While development is similar, significant differences occur when loading programs to a tablet device. A traditional touchpanel can be loaded directly from the touchpanel designer application. The process for loading a tablet is different but not difficult using Crestron’s version. Loading an AMX NVX-300 virtual touchpanel is identical to loading a normal panel once an NXV-300 has been set up properly. The process for loading a TPControl application onto a tablet is relatively easy, as well, provided that a live Internet connection is available on the jobsite.

A few limitations should be considered when using the iPad as a primary control interface. One particular factor can be considered both an advantage and a disadvantage. The fact that an iPad is not a dedicated control interface can be a disadvantage when trying to make a quick adjustment to a parameter on the AV system, such as volume. With a traditional touchpanel, a quick tap would wake up the panel, and buttons to control the system would be immediately available. When using an iPad, the control interface is an application. Users might have to scroll through multiple pages to find the app. Then they would have to launch the app and wait until the app connects to the control system master processor. After the control screen comes up, the user is able to access the desired buttons to make adjustments. In a time-critical environment where a quick audio adjustment needs to be made, the delay of several seconds to initiate the application could be detrimental. Another factor to note is how the basic operation of the screen and button presses on an iPad feel different than using a dedicated touchpanel. Because an iPad is designed primarily for a different type of use and has multi-touch capability, the standard button press is not quite as responsive as using a standard AMX or Crestron touchpanel. The press of a button has to be more deliberate for the press to register. Some commands, such as volume ramping or moving a camera, might be more difficult for a user who has become accustomed to how a touchpanel feels when being used.


Just as how an iPad not being a dedicated control interface can be a problem, the fact that it is a multi-purpose device can be a significant advantage, as well. There are literally millions of applications that have been developed for both iPad and Android tablets. While playing a game with friends on your tablet, you can check the Internet for the latest sports scores or stock market updates, and in the next moment, you can change the channel or fast forward a movie without leaving the couch. The power available in such a small device to allow so many functions is something that can be utilized to enhance the ease of use of a control system.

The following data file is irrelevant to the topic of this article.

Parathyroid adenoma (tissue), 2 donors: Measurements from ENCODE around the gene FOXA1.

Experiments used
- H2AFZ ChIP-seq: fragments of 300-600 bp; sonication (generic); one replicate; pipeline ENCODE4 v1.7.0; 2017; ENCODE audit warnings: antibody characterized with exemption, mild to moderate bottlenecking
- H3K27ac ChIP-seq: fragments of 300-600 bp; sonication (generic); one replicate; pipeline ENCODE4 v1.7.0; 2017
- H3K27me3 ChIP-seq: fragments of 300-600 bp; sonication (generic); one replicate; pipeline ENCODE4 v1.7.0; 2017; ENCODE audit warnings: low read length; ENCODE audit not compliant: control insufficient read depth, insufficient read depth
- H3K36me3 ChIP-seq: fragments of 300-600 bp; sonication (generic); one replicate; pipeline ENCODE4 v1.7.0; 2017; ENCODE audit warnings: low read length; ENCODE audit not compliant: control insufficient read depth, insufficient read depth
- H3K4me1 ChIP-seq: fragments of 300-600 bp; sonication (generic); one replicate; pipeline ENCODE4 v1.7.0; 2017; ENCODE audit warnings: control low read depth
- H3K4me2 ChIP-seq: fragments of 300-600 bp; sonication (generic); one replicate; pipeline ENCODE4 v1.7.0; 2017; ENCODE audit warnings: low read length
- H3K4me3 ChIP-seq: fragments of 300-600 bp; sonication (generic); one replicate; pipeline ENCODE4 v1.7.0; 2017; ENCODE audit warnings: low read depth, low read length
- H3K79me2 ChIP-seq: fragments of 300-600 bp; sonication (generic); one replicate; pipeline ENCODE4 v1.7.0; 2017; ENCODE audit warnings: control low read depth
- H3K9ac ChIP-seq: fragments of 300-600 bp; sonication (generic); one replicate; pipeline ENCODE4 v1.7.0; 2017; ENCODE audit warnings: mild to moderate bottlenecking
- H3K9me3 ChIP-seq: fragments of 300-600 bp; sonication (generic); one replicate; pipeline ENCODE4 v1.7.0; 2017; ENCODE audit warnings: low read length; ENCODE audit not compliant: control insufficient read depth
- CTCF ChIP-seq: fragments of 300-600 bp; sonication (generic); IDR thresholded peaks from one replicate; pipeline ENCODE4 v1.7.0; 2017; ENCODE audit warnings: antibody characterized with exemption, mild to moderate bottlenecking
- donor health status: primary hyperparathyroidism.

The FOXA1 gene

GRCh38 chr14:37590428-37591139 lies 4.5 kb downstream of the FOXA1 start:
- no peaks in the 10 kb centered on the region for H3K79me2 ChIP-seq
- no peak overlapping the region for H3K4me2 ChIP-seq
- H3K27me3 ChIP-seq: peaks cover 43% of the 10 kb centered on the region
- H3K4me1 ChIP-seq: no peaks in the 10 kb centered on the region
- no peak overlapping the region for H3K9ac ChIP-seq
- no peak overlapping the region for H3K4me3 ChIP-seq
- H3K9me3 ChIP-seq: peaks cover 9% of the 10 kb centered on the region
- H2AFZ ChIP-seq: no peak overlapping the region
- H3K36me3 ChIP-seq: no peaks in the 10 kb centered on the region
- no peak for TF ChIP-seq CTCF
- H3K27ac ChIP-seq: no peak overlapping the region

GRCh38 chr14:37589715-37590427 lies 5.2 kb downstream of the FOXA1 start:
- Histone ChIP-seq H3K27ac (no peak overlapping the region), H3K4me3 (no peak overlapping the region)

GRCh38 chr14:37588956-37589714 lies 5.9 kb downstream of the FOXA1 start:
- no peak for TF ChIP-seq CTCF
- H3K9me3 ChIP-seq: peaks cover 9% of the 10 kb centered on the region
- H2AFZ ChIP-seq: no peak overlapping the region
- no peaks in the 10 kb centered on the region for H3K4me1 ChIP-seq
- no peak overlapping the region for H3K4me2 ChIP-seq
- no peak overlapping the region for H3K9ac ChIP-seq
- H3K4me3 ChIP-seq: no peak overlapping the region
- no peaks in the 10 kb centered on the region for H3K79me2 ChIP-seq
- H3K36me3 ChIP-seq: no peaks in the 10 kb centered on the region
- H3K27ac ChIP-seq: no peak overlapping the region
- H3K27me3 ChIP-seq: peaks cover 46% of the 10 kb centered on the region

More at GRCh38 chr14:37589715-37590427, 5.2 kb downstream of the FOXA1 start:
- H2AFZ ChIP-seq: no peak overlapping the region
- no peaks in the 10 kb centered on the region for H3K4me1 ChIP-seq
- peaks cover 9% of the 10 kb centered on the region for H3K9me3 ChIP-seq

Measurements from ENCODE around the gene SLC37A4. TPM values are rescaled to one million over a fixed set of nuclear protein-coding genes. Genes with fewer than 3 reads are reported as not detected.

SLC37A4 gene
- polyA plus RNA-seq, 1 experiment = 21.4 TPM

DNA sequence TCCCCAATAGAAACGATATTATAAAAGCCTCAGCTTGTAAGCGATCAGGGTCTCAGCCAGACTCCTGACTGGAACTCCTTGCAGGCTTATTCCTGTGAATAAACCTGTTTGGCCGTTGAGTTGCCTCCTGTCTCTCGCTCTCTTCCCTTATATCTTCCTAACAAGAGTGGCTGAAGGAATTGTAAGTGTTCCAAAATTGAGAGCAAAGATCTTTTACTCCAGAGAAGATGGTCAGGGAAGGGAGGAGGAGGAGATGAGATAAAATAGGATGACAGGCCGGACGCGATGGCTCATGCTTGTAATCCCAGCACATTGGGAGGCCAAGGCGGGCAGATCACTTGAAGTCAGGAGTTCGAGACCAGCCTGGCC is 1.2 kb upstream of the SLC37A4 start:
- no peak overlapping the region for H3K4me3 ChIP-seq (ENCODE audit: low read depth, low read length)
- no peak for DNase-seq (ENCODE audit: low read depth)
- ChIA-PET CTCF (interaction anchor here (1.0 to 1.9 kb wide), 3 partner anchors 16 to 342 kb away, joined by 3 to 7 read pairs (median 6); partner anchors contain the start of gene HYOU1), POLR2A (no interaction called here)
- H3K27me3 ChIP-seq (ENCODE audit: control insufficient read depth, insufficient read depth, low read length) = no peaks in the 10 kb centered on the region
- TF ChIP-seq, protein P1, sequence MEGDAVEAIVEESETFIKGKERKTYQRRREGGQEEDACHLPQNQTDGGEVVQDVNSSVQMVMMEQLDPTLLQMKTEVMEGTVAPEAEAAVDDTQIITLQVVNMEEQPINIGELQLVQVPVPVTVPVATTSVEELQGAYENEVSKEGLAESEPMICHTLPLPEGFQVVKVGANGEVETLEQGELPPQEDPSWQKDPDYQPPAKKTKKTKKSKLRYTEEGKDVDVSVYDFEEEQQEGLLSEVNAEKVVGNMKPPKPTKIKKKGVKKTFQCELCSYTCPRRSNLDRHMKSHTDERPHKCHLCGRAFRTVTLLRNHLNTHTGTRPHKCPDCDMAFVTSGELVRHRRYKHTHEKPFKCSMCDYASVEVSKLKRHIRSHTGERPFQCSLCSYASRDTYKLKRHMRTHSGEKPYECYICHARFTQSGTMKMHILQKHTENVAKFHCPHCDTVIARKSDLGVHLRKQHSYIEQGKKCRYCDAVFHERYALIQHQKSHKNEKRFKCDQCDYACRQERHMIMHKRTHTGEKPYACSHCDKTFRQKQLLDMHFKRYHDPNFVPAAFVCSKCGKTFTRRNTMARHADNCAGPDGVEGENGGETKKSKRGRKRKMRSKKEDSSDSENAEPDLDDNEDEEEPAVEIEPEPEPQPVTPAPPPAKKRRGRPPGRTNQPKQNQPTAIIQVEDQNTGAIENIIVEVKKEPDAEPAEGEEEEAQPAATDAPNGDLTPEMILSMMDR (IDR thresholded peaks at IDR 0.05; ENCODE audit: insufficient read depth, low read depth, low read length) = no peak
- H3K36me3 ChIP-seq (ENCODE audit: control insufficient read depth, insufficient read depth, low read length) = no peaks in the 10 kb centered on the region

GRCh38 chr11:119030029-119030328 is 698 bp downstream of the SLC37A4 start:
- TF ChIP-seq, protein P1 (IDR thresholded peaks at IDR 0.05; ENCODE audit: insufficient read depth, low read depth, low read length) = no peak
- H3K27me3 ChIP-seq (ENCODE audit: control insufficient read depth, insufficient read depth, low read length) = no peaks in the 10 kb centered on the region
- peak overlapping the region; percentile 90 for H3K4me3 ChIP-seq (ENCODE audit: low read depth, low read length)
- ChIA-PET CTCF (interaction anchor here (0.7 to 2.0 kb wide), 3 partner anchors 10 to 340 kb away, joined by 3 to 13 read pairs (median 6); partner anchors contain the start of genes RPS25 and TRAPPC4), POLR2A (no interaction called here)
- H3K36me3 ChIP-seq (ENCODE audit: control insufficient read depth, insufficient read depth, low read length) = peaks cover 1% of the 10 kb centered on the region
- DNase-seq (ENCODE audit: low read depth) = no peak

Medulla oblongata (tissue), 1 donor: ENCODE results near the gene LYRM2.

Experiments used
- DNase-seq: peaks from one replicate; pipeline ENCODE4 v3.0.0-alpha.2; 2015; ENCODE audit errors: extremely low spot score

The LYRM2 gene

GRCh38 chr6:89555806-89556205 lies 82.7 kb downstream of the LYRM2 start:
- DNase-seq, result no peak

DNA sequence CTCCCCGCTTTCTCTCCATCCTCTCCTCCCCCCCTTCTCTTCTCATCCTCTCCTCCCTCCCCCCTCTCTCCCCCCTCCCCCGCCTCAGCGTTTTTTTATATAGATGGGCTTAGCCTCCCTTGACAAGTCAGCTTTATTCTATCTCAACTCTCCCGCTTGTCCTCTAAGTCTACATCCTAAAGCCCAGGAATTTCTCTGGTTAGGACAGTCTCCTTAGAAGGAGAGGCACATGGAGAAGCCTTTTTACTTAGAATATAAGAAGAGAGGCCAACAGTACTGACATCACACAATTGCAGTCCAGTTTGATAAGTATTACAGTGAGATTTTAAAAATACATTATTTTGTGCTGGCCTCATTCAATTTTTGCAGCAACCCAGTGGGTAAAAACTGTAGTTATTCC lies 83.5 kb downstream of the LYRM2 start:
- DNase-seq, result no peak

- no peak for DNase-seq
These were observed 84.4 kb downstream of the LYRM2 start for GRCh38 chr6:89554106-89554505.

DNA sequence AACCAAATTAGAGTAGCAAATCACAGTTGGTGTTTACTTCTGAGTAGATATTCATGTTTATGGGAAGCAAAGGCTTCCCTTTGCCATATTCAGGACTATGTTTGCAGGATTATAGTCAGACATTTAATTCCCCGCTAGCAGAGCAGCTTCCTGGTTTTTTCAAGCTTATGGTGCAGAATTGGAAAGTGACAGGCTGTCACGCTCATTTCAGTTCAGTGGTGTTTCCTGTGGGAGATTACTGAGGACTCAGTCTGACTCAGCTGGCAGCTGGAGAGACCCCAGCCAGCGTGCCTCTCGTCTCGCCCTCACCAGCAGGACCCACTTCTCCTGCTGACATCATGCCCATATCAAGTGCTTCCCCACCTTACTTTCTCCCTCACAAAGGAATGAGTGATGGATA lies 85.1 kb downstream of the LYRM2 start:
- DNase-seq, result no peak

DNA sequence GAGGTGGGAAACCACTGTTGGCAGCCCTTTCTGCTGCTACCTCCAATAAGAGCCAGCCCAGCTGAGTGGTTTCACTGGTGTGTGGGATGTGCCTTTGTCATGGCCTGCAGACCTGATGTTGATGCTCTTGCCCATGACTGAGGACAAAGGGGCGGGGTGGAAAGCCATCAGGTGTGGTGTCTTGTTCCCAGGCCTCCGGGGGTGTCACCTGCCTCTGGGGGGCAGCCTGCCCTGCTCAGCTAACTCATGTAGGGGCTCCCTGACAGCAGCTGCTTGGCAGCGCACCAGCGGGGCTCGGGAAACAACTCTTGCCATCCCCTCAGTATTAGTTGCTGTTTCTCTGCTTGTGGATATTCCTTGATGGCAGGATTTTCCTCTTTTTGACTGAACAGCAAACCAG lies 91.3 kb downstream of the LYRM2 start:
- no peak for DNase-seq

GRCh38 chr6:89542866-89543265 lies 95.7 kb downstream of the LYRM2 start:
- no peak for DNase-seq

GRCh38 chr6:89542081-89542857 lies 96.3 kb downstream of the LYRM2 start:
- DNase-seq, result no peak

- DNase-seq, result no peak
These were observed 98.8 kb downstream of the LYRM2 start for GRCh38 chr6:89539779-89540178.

There are undeniably a large number of positive aspects to using an iPad or Android tablet as a control interface. In commercial and professional settings, iPads offer longer battery life, better ergonomics, and a sleeker form factor than a traditional touchpanel. A significant factor is the cost of the tablet device compared to a touchpanel. An AMX 9in. wireless touchpanel of comparable size to an iPad has a MSRP of $5,500. A large 8in. wireless Crestron touchpanel has an MSRP of $3,800. Compare this cost to the price of a 9.7in. iPad 2 for $399 or a Samsung Galaxy Tab 10.1in. with a price of $349. Another advantage of using a tablet is that many customers already have their own devices, so hardware cost is negligible.

The cost of substituting an iPad for a touchpanel goes beyond the actual price of the device itself. Costs of software applications used on tablets vary depending on the manufacturer. With Crestron, the Mobile Pro application is $99. Mobile Pro will allow an iPad to function as an independent touchpanel. For this cost, an unlimited number of iPads can be set up to operate as touchpanels, provided they are all on the same iTunes account. In schools, corporations, or even residences with a consolidated iTunes account, this could mean dozens of touchpanels for less than $100 in total cost if the iPads were previously owned by the client.

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Tablets as GUI

Jul 24, 2013 5:28 PM,
By Patrick Barron

Consumer technology revolutionizes pro AV control systems.

Crestron Mobile Pro